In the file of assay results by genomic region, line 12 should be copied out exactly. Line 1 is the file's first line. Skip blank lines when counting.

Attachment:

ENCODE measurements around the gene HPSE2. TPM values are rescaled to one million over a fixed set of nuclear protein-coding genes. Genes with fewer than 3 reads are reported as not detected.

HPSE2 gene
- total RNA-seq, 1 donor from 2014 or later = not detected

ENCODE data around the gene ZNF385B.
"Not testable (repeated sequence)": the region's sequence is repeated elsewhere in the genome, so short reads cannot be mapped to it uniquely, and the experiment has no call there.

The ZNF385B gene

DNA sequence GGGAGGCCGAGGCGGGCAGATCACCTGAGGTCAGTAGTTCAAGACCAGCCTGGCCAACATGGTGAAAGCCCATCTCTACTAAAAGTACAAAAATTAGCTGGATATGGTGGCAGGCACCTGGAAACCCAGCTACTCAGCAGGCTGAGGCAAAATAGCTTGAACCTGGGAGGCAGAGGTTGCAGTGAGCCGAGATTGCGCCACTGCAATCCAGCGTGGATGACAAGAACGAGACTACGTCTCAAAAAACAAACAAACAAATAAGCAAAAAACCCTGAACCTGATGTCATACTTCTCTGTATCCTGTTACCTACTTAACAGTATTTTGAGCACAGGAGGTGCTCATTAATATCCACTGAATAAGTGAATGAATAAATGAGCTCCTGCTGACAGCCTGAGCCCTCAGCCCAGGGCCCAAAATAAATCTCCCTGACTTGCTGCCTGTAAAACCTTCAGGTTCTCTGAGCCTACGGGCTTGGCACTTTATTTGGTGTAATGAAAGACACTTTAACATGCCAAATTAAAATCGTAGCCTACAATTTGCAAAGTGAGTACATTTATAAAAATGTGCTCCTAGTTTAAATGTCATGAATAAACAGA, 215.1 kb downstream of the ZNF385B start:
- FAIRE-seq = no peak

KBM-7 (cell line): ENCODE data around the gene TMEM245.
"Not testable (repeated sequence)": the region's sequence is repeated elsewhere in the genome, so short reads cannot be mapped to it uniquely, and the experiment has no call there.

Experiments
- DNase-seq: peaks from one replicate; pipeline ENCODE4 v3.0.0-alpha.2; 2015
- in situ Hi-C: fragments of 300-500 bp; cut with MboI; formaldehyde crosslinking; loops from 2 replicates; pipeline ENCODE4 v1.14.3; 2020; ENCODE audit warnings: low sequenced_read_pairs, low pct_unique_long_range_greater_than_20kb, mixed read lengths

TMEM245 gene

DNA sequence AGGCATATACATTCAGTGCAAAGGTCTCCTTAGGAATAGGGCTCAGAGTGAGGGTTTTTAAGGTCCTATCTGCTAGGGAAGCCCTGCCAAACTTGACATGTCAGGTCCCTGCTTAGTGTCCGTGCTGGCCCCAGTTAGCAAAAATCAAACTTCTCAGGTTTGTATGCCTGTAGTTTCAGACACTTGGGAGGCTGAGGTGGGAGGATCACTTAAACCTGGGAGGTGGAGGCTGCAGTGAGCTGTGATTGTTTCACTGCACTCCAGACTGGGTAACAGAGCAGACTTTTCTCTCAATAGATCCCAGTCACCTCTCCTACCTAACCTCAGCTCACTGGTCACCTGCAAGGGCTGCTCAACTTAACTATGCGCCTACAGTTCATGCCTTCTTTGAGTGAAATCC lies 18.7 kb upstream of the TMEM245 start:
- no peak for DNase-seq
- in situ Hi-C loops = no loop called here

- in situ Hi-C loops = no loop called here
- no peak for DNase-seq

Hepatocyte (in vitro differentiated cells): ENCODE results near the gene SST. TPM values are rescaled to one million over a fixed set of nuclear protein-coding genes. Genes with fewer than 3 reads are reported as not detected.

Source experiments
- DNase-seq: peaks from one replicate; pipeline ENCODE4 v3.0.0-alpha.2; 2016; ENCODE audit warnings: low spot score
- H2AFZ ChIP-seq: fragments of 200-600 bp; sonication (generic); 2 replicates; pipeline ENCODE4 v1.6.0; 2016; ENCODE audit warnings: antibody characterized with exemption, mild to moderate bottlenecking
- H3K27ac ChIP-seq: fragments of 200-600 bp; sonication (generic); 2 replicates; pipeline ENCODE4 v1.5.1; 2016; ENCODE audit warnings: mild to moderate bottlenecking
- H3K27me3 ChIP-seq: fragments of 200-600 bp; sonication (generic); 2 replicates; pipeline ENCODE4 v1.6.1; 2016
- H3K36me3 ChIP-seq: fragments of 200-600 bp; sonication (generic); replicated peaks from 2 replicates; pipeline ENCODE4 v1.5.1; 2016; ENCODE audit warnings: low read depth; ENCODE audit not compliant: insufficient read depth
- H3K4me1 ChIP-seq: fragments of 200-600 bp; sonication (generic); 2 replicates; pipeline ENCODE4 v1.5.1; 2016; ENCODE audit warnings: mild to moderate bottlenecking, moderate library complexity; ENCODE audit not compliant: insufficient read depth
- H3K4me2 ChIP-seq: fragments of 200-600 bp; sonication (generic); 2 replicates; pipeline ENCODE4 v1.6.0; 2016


- DNase-seq: peaks from one replicate; pipeline ENCODE4 v3.0.0-alpha.2; 2015